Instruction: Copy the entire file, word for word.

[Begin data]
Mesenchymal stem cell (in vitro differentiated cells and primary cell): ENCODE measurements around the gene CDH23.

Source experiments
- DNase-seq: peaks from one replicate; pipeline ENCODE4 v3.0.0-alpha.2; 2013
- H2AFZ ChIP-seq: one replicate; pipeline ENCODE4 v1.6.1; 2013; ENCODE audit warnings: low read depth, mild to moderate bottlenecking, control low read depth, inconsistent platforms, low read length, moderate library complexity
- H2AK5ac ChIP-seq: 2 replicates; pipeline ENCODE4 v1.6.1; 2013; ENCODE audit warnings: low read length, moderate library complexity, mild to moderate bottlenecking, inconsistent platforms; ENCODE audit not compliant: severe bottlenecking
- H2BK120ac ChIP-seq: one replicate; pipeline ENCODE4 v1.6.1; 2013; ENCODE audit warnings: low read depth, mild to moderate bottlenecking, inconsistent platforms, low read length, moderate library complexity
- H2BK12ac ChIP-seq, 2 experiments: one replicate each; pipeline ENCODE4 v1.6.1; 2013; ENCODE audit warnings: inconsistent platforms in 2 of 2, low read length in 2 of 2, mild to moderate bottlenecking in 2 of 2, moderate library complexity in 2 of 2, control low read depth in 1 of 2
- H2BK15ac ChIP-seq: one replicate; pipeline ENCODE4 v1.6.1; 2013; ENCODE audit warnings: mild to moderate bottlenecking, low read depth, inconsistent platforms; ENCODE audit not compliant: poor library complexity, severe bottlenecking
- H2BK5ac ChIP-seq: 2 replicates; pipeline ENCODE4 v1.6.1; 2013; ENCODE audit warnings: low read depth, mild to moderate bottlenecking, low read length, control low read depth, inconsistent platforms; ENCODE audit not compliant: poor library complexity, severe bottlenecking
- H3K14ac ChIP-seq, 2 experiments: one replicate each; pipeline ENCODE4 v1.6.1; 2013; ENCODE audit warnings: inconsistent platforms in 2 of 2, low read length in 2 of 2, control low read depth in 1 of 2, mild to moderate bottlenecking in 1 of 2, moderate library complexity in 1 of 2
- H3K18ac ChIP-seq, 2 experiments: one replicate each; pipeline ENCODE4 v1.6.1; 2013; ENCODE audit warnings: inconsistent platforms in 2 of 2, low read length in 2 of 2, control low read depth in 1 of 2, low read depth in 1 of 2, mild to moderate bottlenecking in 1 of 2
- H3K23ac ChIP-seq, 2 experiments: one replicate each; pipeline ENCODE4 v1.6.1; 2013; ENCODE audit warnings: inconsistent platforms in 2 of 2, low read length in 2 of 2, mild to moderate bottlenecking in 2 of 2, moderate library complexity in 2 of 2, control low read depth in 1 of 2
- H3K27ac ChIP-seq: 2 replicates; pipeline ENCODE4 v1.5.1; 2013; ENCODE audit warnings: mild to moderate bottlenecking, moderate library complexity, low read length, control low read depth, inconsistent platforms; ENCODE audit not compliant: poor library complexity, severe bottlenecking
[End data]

Mesenchymal stem cell (in vitro differentiated cells and primary cell): ENCODE measurements around the gene CDH23.

Source experiments
- DNase-seq: peaks from one replicate; pipeline ENCODE4 v3.0.0-alpha.2; 2013
- H2AFZ ChIP-seq: one replicate; pipeline ENCODE4 v1.6.1; 2013; ENCODE audit warnings: low read depth, mild to moderate bottlenecking, control low read depth, inconsistent platforms, low read length, moderate library complexity
- H2AK5ac ChIP-seq: 2 replicates; pipeline ENCODE4 v1.6.1; 2013; ENCODE audit warnings: low read length, moderate library complexity, mild to moderate bottlenecking, inconsistent platforms; ENCODE audit not compliant: severe bottlenecking
- H2BK120ac ChIP-seq: one replicate; pipeline ENCODE4 v1.6.1; 2013; ENCODE audit warnings: low read depth, mild to moderate bottlenecking, inconsistent platforms, low read length, moderate library complexity
- H2BK12ac ChIP-seq, 2 experiments: one replicate each; pipeline ENCODE4 v1.6.1; 2013; ENCODE audit warnings: inconsistent platforms in 2 of 2, low read length in 2 of 2, mild to moderate bottlenecking in 2 of 2, moderate library complexity in 2 of 2, control low read depth in 1 of 2
- H2BK15ac ChIP-seq: one replicate; pipeline ENCODE4 v1.6.1; 2013; ENCODE audit warnings: mild to moderate bottlenecking, low read depth, inconsistent platforms; ENCODE audit not compliant: poor library complexity, severe bottlenecking
- H2BK5ac ChIP-seq: 2 replicates; pipeline ENCODE4 v1.6.1; 2013; ENCODE audit warnings: low read depth, mild to moderate bottlenecking, low read length, control low read depth, inconsistent platforms; ENCODE audit not compliant: poor library complexity, severe bottlenecking
- H3K14ac ChIP-seq, 2 experiments: one replicate each; pipeline ENCODE4 v1.6.1; 2013; ENCODE audit warnings: inconsistent platforms in 2 of 2, low read length in 2 of 2, control low read depth in 1 of 2, mild to moderate bottlenecking in 1 of 2, moderate library complexity in 1 of 2
- H3K18ac ChIP-seq, 2 experiments: one replicate each; pipeline ENCODE4 v1.6.1; 2013; ENCODE audit warnings: inconsistent platforms in 2 of 2, low read length in 2 of 2, control low read depth in 1 of 2, low read depth in 1 of 2, mild to moderate bottlenecking in 1 of 2
- H3K23ac ChIP-seq, 2 experiments: one replicate each; pipeline ENCODE4 v1.6.1; 2013; ENCODE audit warnings: inconsistent platforms in 2 of 2, low read length in 2 of 2, mild to moderate bottlenecking in 2 of 2, moderate library complexity in 2 of 2, control low read depth in 1 of 2
- H3K27ac ChIP-seq: 2 replicates; pipeline ENCODE4 v1.5.1; 2013; ENCODE audit warnings: mild to moderate bottlenecking, moderate library complexity, low read length, control low read depth, inconsistent platforms; ENCODE audit not compliant: poor library complexity, severe bottlenecking